The Unite for Good T-shirts, however, were no joke.  They refer to CUNA's new strategic vision, being embraced by credit unions across the country, where "Americans choose credit unions as their best financial partner."  The vision promotes three key goals credit unions will need to reach to achieve CUNA's shared vision for the credit union system: removing barriers, creating awareness and fostering service excellence.
 
And the aSmarterChoice T-shirts, of course, refer to the consumer website created by CUNA and the state credit union leagues, which helps people find a credit union to join.
 
Also during the ACUC, the throngs of people moving through one of Manhattan's most bustling thoroughfares, Times Square, saw a message in the neon lights letting them know that, in part due to their current tax status, credit unions provide benefits for their members including higher rates on savings for members and lower fees.  The message also shared shared the DontTaxMyCreditUnion.org website address.

In June, the Times Square crowds saw they would get better rates and lower fees by switching to a credit union, and were urged to find one at www.aSmarterChoice.org on the same CBS electronic billboard.
 
CUNA arranged for the message to run hourly--and four times for the tax message--on the iconic CBS Screen on famed 42nd Street beginning April 15 and running through July 4.
 
Attending the Today show was one of many media news outlets CUNA  interacted with while in New York City for the ACUC. The other outlets included The New York Times, Wall Street Journal, Forbes, Fortune Magazine, FOX Business Network, Reuters and USA Today.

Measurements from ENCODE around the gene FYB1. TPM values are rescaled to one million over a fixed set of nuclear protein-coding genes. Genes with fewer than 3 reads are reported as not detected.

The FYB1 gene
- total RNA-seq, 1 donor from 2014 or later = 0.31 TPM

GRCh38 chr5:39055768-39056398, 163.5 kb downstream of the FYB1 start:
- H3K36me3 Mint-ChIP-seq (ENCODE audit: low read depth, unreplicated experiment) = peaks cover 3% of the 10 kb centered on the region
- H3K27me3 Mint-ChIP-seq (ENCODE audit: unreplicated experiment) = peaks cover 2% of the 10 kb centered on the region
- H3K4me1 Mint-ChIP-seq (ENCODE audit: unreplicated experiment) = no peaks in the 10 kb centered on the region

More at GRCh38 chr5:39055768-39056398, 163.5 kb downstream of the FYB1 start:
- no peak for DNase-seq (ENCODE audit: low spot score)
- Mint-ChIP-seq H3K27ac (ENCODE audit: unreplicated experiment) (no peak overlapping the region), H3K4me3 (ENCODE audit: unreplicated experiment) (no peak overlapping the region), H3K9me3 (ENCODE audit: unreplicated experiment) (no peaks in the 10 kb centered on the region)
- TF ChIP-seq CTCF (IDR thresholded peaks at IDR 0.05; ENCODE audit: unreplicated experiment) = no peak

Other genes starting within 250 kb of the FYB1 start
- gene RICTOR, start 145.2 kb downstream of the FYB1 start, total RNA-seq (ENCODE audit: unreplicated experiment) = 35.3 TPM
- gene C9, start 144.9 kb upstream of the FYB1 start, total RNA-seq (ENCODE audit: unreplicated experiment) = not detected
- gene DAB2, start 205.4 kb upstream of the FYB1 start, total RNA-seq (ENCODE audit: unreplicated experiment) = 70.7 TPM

Appeals Court: Lower Court Erred In Dismissing CU Breach Suit

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KNOXVILLE, Tenn. (7/8/13)--A Tennessee appellate court Wednesday overturned a lower court's ruling that dismissed a lawsuit by Copper Basin FCU (CBFCU) and CUMIS Insurance Society against FiServ Solutions Inc. over nearly $545,000 in losses incurred during a data breach.
 
The Court of Appeals of Tennessee at Knoxville reversed the decision and remanded the case to the lower court for further proceedings, saying "we hold that the complaint alleges sufficient facts to allow the case to proceed, and, therefore, dismissal was in error."
 
The credit union is alleging negligence and breach of contract stemming from a computer hacking in which it found out that its antivirus firewall and protection software had not been activated and allowed for hackers to access passwords and change user names. CUMIS's insurance policy covered the funds in the event of a computer hacking.
 
At issue was a master agreement between CBFCU and Fiserv's Integrasys division for technical support and Web defense services, which required the purchase of Trend Micro Antivirus Firewall and Protection software. The contract subscription was renewed in May 2009. In July 2009, credit union employees contacted FiServ about an unusual number of "pop-up" advertisements on their computers, and FiServ informed them it corrected the problem, said the court's opinion document.
 
On July 15, the credit union learned about the hackers'  origination of  "transfers from CBFCU's account with Volunteer Corporate into a large number of privately owned accounts distributed in banks across the U.S.," said the ruling.  The credit union and VolCorp retrieved all but $544,789.41 of the stolen funds. Afterward, according to the court documents, the credit union discovered the Web defense software had never been activated. It filed suit on July 12, 2011.
 
FiServ had argued that the credit union had filed the case too late and that the Web defense and technical support duties were governed by the master agreement. The credit union said a separate, earlier contract applied to the case, and that the master agreement covered only provision data process services.
 
The appellate court said that the lower court's reliance on the master agreement  in dismissing the case was in error and that the suit had been filed within the time period allowed.

"Of course we're pleased with the appellate court decision, but because this matter is still pending, we are not able to comment further," Phil Tschudy, media relations manager of CUNA Mutual Group, told News Now.